But that seems like annoyingly much typing.
Comment 11 Glenn Maynard 2013-02-15 15:27:13 UTC
I'd suggest simply mode: "bubble" mode: "capture", replacing the boolean with an enum.  If use cases for letting people specify arbitrary phases show up, adding mode: "both" and letting people check eventPhase manually seems cleaner than specifying a set in the listener itself.

I'm not sure if it's worth having a dedicated "AT_TARGET only" mode.  It doesn't seem so common that we need a shortcut for simply "if(e.eventPhase != Event.AT_TARGET) return".

I'm assuming we're only talking about API convenience and not optimizing event dispatch.

(And as Anne pointed out on IRC, capture listeners do run on the target :)
Comment 12 Jonas Sicking 2013-02-15 19:15:18 UTC
Currently the event system has come up with both the distinction between bubbling and non-bubbling events, as well as the distinction between bubbling and capturing listeners, as a way to enable people to not have to write "if(e.eventPhase != Event.X) return" at the beginning of the listener.

So at least previously we've gone to great lengths to avoid that.

I actually think that that was a good thing. Being able to set a flag at the time of registration, rather than adding additional code in the listener, both increases code readability of the listener (the listener can be more focused on doing whatever action needs to be done rather than when to do it) as well as code readability at the listener registration site (it's easy to see what types of events the listener will listen to).

FWIW, one of the other big features of the new event registration system is the Selector filter, which also just avoids having to type "if(!e.target.matchesSelector('...')) return"
Comment 13 Glenn Maynard 2013-02-15 20:34:18 UTC
The distinction between bubbling and capturing listeners is useful, since otherwise you'd be firing every single even handler up the DOM tree twice.

But we don't need to try to eliminate every possible condition you might short-circuit your event listener with.  Maybe somebody would want to do something weird like "if(e.eventPhase != e.AT_TARGET)", but they should use script for that.  The same applies to checking e.isTrusted, or shiftKey, or countless other possible filters.

> FWIW, one of the other big features of the new event registration system is the Selector filter, which also just avoids having to type "if(!e.target.matchesSelector('...')) return"

(I think matchesSelector was renamed to just "matches".)

No, delegation is more than that.  You want to know if any node between yourself (the delegate) and the target matches the selector.  That is, given

<div class=delegate>
    <div class=box>
        <span>hello</span>
    </div>
</div>

If you put a listener on .delegate to listen to clicks on .box, it should still fire if you click within the span, even though the target itself doesn't match the selector.  In other words, starting at the target, search up through parent nodes to find the first one that matches the selector.  (This is http://api.jquery.com/closest.)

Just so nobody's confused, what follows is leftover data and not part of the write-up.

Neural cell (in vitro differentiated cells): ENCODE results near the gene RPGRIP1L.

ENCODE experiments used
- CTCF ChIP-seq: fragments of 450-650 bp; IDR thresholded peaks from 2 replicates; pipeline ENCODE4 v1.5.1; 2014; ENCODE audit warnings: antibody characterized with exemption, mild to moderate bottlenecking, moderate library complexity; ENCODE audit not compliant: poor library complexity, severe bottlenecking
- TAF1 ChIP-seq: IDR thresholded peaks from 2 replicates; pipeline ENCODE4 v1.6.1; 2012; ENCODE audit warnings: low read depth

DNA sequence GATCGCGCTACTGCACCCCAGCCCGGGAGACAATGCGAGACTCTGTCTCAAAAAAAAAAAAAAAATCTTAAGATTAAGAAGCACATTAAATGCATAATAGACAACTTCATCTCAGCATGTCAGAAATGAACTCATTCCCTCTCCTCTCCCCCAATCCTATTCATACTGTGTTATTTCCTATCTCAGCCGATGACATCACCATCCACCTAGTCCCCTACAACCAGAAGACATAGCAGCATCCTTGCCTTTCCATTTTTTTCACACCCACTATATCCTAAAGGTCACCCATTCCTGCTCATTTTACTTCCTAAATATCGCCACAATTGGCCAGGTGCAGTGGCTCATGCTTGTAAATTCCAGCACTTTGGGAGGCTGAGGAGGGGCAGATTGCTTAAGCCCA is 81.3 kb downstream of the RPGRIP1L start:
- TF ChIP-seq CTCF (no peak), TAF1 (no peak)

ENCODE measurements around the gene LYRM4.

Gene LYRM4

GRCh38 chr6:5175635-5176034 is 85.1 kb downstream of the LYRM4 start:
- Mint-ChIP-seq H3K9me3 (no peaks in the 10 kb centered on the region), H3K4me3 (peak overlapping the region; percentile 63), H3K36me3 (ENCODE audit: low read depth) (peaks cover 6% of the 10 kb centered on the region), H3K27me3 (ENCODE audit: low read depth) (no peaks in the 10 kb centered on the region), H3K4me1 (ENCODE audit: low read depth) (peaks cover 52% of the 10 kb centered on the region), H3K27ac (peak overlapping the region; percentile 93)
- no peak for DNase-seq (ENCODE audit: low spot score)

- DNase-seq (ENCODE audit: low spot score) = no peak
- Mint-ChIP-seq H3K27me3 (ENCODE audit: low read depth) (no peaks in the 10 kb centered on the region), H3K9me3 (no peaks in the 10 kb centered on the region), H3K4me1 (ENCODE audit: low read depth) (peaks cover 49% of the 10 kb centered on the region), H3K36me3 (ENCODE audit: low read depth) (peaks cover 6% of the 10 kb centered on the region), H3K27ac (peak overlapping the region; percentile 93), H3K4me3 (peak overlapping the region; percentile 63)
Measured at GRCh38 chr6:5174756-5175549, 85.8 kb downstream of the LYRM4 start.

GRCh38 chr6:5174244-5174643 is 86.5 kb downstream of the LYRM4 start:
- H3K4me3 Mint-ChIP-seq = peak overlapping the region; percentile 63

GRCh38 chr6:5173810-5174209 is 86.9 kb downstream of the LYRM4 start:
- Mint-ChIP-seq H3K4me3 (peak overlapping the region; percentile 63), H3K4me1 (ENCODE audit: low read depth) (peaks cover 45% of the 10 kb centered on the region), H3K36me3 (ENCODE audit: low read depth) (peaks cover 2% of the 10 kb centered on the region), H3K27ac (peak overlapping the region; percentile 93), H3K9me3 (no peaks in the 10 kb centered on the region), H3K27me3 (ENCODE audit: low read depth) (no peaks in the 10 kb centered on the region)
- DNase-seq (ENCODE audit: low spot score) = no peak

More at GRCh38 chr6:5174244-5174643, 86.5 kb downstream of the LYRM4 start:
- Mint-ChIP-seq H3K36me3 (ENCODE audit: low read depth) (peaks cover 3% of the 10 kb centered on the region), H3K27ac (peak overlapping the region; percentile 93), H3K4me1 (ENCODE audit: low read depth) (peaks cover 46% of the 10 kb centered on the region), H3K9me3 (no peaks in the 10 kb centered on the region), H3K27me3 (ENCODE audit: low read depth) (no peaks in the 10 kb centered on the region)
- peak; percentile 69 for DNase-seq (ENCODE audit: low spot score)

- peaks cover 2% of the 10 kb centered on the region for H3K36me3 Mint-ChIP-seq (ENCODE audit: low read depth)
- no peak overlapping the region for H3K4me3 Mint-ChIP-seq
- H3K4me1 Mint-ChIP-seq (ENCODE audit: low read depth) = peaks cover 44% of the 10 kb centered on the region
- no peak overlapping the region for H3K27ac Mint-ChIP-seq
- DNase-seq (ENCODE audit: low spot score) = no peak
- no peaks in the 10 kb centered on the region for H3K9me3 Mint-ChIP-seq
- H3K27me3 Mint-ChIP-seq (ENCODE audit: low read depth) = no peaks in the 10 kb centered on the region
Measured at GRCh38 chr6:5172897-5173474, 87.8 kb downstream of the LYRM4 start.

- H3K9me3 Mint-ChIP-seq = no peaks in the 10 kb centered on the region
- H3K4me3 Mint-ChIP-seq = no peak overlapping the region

Also, you'll want to know what element actually matched the selector.  jQuery sets currentTarget to the matched element, and sets an additional property delegateTarget which is the original currentTarget (the element the event listener is bound to).
Comment 14 Jonas Sicking 2013-02-16 05:43:14 UTC
(In reply to comment #13)
> The distinction between bubbling and capturing listeners is useful, since
> otherwise you'd be firing every single even handler up the DOM tree twice.

So? If one of the calls always returns immediately then it still behaves correctly.

I do agree that the distinction is useful, my point is that your argument is inconsistent. We shouldn't allow filtering such that the listener is only notified at the target since that can easily be implemented using logic in the listener.

On the other hand you are saying that we should allow filtering based on capturing vs. bubbling phase as to avoid starting the handler unnecessarily.

> But we don't need to try to eliminate every possible condition you might
> short-circuit your event listener with.  Maybe somebody would want to do
> something weird like "if(e.eventPhase != e.AT_TARGET)", but they should use
> script for that.  The same applies to checking e.isTrusted, or shiftKey, or
> countless other possible filters.

I agree that we can't create every possible filter that people will want to do. But we also shouldn't have no filters as per your own argument above.

The trick is to find which filters are common enough that people will want to filter on them.

FWIW, I think that if we support an "at target" phase, then we can remove the "normalBubbles" flag.

> No, delegation is more than that.  You want to know if any node between
> yourself (the delegate) and the target matches the selector.  That is, given
> 
> <div class=delegate>
>     <div class=box>
>         <span>hello</span>
>     </div>
> </div>
> 
> If you put a listener on .delegate to listen to clicks on .box, it should
> still fire if you click within the span, even though the target itself
> doesn't match the selector.  In other words, starting at the target, search